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Why Customer On-boarding is Critical for CMMS Success

By Reena Sommer | June 26, 2017

Why Customer On-boarding is Critical for CMMS Success

Taking the step to add a Computerized Maintenance Management System (CMMS) to your operation is much more than a financial investment. It also involves a commitment to the time and energy needed to ensure that the system is doing what it is designed to do. Any CMMS on its own – no matter how comprehensive or how well designed – will provide limited benefits unless users understand its purpose, value, and method of operation. Without consistent and appropriate user participation, a CMMS runs the risk of falling short of its intended mark.

The term, Onboarding refers to the process of setting up a company’s software to ensure that it is ready to use and can be implemented by all designated users. The process of onboarding involves regular consultations, data integration, software configuration, and customer training that is tailored to the specific needs of customers. Employing this process, users are not only educated on system implementation, but they are also motivated and in a position to adopt the system into their daily work routines.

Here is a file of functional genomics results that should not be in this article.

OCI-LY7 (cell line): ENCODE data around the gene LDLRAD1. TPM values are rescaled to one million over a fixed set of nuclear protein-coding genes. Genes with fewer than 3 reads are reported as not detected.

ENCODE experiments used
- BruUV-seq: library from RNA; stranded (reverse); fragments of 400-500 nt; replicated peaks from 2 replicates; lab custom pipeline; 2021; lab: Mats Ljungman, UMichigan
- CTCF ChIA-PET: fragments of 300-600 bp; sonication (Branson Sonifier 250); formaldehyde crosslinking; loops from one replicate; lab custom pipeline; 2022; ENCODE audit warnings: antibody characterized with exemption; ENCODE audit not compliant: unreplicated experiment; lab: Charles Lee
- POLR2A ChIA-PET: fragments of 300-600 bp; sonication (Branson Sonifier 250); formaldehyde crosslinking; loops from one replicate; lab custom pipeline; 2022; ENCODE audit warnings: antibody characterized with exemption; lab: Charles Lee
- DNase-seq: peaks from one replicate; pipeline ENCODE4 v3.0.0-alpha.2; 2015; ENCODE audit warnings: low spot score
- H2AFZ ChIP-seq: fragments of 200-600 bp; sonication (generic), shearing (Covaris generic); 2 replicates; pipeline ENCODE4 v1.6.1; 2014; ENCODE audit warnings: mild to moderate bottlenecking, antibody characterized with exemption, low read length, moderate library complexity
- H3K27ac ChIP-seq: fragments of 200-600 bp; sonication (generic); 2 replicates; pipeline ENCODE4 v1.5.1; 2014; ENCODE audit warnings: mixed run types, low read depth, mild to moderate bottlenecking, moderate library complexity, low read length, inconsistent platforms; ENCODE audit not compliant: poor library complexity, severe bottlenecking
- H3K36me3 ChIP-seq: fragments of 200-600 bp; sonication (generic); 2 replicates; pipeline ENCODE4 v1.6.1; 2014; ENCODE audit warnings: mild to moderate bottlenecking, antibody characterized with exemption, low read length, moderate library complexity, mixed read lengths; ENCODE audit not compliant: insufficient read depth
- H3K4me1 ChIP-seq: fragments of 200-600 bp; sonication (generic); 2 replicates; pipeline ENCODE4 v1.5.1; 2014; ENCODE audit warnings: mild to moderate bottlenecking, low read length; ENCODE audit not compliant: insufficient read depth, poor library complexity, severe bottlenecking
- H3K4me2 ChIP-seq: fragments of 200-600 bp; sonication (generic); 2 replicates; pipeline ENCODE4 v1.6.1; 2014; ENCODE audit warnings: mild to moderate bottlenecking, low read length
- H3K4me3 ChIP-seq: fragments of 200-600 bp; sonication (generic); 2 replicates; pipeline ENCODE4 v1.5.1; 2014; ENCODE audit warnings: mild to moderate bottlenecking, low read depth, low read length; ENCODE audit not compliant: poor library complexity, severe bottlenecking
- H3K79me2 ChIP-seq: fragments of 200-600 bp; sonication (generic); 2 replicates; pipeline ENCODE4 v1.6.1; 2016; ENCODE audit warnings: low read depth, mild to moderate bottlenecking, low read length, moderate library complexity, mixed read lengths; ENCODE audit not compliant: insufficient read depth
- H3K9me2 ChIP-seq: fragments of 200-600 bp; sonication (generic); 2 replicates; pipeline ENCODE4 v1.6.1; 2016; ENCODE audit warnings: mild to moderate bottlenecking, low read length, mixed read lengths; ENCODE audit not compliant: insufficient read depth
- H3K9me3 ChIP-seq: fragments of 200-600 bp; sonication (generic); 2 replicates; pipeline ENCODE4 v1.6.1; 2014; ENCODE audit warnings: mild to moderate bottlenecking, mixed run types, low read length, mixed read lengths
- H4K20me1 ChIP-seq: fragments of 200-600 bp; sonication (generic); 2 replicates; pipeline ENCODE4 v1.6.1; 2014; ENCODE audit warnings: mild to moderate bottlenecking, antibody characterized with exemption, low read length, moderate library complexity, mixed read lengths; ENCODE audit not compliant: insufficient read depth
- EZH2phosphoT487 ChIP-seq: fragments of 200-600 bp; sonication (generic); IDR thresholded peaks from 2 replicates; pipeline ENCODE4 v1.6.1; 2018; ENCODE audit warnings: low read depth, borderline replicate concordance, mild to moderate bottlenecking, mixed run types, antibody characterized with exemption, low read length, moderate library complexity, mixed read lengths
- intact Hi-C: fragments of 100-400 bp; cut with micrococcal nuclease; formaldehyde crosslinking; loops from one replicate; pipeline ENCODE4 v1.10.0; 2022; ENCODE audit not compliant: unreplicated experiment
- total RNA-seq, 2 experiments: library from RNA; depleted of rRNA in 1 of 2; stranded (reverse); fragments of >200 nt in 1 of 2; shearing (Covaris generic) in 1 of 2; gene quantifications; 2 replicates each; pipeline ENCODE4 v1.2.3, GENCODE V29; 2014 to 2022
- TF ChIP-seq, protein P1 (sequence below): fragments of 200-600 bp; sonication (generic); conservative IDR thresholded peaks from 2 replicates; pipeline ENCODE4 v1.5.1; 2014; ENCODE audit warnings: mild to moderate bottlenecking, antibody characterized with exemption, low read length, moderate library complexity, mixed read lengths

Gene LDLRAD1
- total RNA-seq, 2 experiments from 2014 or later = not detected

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Some of the reasons why onboarding is critical for a successful implementation of a CMMS include the following:

Increase understanding of software features and capabilities

CMMSs are highly sophisticated software systems that utilize thousands of data points which at any given time, can provide a user an overview of a facility’s operation or, the status of an individual piece of equipment. These systems are extremely powerful when used to their full potential. An important aspect of onboarding is the training component for users. Initial resistance to setting aside well-established work habits in exchange for an unknown and unfamiliar new process is a common response when any new job-related process is introduced. However, with a commitment to providing comprehensive system set up along with step by step instruction of CMMS implementation as well as ongoing support, user hesitation can be eased thus increasing confidence in the system’s value.

Increase adoption of software

When it comes to CMMS systems, the term, adoption refers to its actual use. It’s not enough to provide users with usernames and passwords. For the system to do its job, all users must login and regularly engage with the software. During the onboarding process, users are provided a full understanding of the scope of a CMMS and its operation. This important step increases the likelihood that they will effectively use the system. In other words, when users are properly trained in CMMS implementation, they will be more likely to take advantage of all its features including mobile access, email, and digital photo uploads. When a CMMS is fully adopted by users, the software is used to its full potential resulting in a higher return on investment (ROI) for a company.

Increased buy-in from users